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commence with Spring; and it may be proper, few words, to state one or two reasons which induced the Author to depart from that order, and begin with Winter.

Winter is not the death of Nature, neither is it merely the season of Nature's sleep after the labours of the vegetable world are finished: It is much more. It is the season of gestation, when nature is preparing in her womb the embryo of the coming year. A thousand secret operations are in progress, by which the seeds, buds, and roots of future plants and flowers, are not only preserved but elaborated, that, when the prolific months of Spring arrive, they may burst into life in all the freshness and vigour of a new birth. This, which is both a more important and a more interesting view than that which is commonly entertained, represents winter as the first stage in the processes and developments of the revolving year, and fixes it as the natural commencement of a Work, which has for its object an exhibition of the SACRED PHILOSOPHY OF THE SEASONS.

There is another circumstance, too, which involves no principle, indeed, like the former, but which renders the plan adopted a matter at least of convenient arrangement. Winter is the season in which, although the hand of a beneficent and wonder-working Creator is every where to be distinctly traced, there are fewer objects of interest, in comparison with the other. seasons, to arrest the attention, and to engage the mind in devout contemplation of the Divine perfections. An Author, studying to gain the public fa

vour, must, doubtless, regard this as a disadvantage in making his first appearance; but then, it has this counterbalancing use, that space is thus gained for some necessary introductory papers on the broader end more general cosmical arrangements, which are peculiar to none of the seasons, but common to them all. As the plan of daily reflections, of a certain moderate length, obliges the Author to stretch his literary offspring, as it were, on Procrustes bed, the convenience of including such papers in the volume devoted to Winter will be readily acknowledged.,:: The expressions "contrivance," " ingenuity,"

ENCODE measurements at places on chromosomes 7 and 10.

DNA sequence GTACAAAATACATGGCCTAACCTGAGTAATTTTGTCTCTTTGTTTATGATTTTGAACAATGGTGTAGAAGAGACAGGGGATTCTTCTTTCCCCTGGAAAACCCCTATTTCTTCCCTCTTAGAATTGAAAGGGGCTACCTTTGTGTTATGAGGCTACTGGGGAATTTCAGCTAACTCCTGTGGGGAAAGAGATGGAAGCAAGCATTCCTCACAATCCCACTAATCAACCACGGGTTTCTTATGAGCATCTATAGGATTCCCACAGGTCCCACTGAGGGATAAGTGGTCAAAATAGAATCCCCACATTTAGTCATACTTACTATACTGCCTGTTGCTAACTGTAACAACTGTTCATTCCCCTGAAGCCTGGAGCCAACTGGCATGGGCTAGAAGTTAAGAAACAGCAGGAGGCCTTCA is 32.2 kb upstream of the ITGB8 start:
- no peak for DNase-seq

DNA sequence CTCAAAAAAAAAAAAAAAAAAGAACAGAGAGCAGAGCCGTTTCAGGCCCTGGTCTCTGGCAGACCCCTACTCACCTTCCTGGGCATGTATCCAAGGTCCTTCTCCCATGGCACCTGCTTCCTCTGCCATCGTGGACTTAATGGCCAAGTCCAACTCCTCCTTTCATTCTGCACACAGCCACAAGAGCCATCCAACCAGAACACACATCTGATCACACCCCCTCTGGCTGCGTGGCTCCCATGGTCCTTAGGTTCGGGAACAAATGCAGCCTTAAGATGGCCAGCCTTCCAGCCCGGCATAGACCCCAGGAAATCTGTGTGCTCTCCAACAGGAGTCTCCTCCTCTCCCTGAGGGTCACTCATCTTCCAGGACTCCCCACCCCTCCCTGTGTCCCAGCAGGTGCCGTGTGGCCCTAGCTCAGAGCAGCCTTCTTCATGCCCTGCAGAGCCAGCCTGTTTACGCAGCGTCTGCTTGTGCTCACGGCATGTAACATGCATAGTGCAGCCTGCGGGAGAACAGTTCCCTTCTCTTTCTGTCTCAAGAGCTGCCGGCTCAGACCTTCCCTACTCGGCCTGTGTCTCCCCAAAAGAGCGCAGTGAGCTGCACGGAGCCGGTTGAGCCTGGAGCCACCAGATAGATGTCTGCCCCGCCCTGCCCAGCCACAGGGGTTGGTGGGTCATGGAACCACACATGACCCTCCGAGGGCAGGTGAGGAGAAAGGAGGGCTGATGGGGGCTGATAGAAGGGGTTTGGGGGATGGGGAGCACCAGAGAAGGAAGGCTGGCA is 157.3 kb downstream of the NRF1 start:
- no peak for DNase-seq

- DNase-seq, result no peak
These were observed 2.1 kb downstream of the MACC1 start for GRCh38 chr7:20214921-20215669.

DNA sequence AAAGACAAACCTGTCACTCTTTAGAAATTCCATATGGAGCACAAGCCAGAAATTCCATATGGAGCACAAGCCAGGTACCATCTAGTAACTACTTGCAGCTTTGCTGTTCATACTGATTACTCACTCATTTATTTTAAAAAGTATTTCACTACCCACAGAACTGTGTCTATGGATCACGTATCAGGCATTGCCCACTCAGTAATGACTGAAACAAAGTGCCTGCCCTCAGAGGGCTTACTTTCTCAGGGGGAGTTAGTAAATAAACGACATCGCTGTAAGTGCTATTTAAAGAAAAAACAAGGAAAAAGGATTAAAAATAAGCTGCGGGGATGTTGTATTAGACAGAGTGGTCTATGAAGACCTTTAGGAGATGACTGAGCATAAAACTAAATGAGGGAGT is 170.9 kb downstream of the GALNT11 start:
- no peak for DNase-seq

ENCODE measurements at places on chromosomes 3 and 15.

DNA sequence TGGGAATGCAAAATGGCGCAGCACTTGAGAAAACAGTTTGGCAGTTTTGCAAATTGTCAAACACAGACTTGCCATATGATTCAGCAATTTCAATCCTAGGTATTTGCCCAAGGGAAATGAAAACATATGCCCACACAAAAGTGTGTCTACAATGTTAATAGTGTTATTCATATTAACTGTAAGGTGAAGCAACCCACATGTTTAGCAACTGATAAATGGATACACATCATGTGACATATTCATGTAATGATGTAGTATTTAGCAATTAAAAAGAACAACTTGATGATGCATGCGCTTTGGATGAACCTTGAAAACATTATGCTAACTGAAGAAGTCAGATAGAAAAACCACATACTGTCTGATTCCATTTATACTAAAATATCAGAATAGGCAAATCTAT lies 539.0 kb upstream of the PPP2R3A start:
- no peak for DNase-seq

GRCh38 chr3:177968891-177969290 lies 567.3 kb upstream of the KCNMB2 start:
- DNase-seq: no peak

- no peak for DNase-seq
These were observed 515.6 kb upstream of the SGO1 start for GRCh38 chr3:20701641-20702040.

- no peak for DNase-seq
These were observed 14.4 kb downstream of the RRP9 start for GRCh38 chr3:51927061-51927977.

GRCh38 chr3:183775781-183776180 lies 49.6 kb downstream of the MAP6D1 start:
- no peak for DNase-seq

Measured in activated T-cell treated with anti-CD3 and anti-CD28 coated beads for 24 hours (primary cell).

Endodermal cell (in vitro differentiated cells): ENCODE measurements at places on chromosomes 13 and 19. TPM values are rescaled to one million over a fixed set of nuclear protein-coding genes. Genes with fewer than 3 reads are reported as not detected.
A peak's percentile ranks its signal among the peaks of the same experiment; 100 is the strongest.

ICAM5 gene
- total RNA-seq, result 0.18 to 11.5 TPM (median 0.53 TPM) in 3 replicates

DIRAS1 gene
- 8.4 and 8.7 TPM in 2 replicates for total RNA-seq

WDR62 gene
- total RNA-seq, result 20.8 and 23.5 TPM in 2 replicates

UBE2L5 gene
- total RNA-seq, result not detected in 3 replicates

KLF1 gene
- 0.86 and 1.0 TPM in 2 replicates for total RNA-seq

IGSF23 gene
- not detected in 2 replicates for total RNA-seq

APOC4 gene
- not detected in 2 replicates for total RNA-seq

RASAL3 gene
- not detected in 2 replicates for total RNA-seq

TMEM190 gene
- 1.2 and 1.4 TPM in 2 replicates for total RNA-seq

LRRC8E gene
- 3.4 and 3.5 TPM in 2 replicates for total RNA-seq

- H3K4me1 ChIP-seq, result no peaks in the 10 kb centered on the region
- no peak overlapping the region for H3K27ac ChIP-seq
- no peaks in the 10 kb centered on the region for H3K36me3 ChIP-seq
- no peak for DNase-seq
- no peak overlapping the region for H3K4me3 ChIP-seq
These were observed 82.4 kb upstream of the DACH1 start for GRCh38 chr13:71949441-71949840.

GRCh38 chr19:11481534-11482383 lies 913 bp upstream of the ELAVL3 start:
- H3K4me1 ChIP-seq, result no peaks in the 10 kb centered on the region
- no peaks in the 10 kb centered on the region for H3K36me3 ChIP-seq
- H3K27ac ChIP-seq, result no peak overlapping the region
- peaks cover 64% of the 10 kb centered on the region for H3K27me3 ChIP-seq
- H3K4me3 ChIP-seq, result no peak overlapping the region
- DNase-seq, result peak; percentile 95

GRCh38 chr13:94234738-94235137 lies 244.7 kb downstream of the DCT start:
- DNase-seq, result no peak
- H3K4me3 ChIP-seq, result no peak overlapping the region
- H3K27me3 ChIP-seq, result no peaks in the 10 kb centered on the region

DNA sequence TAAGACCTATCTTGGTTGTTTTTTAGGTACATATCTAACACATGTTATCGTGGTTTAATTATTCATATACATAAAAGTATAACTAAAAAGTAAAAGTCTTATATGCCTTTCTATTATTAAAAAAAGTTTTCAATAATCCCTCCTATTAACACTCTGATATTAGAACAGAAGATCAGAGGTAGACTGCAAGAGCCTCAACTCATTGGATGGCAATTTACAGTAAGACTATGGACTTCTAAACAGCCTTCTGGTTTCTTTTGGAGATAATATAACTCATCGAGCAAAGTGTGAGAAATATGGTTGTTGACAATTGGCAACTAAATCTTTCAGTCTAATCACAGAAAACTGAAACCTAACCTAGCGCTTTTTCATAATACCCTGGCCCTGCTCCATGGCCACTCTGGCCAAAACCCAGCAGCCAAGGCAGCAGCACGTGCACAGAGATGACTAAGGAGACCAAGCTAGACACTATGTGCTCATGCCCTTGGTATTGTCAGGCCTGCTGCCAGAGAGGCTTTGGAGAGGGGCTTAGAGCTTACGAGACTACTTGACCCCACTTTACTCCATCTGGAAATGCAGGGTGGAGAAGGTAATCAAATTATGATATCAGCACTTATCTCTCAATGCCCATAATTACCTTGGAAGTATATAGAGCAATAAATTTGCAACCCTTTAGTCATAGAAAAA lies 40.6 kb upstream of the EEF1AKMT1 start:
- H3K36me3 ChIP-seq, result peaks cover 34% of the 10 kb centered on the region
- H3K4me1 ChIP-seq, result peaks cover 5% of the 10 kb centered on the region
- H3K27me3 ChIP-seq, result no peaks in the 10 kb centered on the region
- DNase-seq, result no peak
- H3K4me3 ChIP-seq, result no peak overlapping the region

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compensation for defects," &c., as applied to the operations of the Eternal, seem, in some sense, to detract from the infinite perfection of His character, and to bring the exercise of His attributes too much on a level with the operations of the human mind. But this arises from a defect, not merely in the language, but the conceptions of men ; and while we are sensible of the inadequacy of these expressions, we know not how to apply a remedy. In this, the Writer only follows in the track of others. 998 i

The Sunday papers contain religious and moral reflections, generally suggested by the subject of discussion on the preceding week.

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A few papers have been kindly furnished by ingenious friends, which are distinguished from those of the Author, by being subscribed with their initials.

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NOTE TO THE THIRD EDITION.

A SECOND Edition of the two first Volumes of this Work having been called for, while the third and fourth volumes were going through the press, large impressions of these two latter volumes were printed to meet the expected demand; and the whole Series having now been completed, and sold off, a new issue of the entire Work is required. This has induced the Author to revise it with care, and to make such additions and alterations, as the rapid advance of science, even during the short interval that has elapsed since the production of the first Volume, has rendered proper. He trusts that the improvements which have been made in this Edition, will show that he is not insensible to the value of that approbation with which the Public has honoured his humble labours.

RUTHWELL MANSE,
Feb. 1, 1838.

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